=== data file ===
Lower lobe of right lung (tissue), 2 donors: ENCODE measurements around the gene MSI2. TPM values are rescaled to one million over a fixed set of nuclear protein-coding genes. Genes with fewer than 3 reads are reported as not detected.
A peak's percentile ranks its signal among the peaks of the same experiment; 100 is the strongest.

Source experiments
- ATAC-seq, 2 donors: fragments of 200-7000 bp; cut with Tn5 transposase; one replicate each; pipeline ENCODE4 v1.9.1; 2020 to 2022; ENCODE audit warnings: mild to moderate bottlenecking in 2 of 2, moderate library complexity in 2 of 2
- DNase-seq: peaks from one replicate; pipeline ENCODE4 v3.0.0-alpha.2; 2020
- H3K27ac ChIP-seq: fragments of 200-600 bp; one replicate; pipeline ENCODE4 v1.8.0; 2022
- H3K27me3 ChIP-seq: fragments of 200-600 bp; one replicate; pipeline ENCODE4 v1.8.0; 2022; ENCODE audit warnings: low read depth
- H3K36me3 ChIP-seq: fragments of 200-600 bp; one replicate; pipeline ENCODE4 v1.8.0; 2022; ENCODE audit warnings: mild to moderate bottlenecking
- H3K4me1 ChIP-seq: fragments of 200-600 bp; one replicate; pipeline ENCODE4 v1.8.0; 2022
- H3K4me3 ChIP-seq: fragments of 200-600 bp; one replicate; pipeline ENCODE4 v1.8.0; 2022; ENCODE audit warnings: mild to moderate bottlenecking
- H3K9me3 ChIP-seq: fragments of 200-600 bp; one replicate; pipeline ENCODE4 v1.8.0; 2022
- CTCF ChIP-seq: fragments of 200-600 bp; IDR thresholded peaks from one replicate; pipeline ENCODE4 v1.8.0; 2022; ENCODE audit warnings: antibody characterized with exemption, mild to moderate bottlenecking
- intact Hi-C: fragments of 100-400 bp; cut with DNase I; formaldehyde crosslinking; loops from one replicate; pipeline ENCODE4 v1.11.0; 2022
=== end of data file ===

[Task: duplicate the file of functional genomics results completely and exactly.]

Lower lobe of right lung (tissue), 2 donors: ENCODE measurements around the gene MSI2. TPM values are rescaled to one million over a fixed set of nuclear protein-coding genes. Genes with fewer than 3 reads are reported as not detected.
A peak's percentile ranks its signal among the peaks of the same experiment; 100 is the strongest.

Source experiments
- ATAC-seq, 2 donors: fragments of 200-7000 bp; cut with Tn5 transposase; one replicate each; pipeline ENCODE4 v1.9.1; 2020 to 2022; ENCODE audit warnings: mild to moderate bottlenecking in 2 of 2, moderate library complexity in 2 of 2
- DNase-seq: peaks from one replicate; pipeline ENCODE4 v3.0.0-alpha.2; 2020
- H3K27ac ChIP-seq: fragments of 200-600 bp; one replicate; pipeline ENCODE4 v1.8.0; 2022
- H3K27me3 ChIP-seq: fragments of 200-600 bp; one replicate; pipeline ENCODE4 v1.8.0; 2022; ENCODE audit warnings: low read depth
- H3K36me3 ChIP-seq: fragments of 200-600 bp; one replicate; pipeline ENCODE4 v1.8.0; 2022; ENCODE audit warnings: mild to moderate bottlenecking
- H3K4me1 ChIP-seq: fragments of 200-600 bp; one replicate; pipeline ENCODE4 v1.8.0; 2022
- H3K4me3 ChIP-seq: fragments of 200-600 bp; one replicate; pipeline ENCODE4 v1.8.0; 2022; ENCODE audit warnings: mild to moderate bottlenecking
- H3K9me3 ChIP-seq: fragments of 200-600 bp; one replicate; pipeline ENCODE4 v1.8.0; 2022
- CTCF ChIP-seq: fragments of 200-600 bp; IDR thresholded peaks from one replicate; pipeline ENCODE4 v1.8.0; 2022; ENCODE audit warnings: antibody characterized with exemption, mild to moderate bottlenecking
- intact Hi-C: fragments of 100-400 bp; cut with DNase I; formaldehyde crosslinking; loops from one replicate; pipeline ENCODE4 v1.11.0; 2022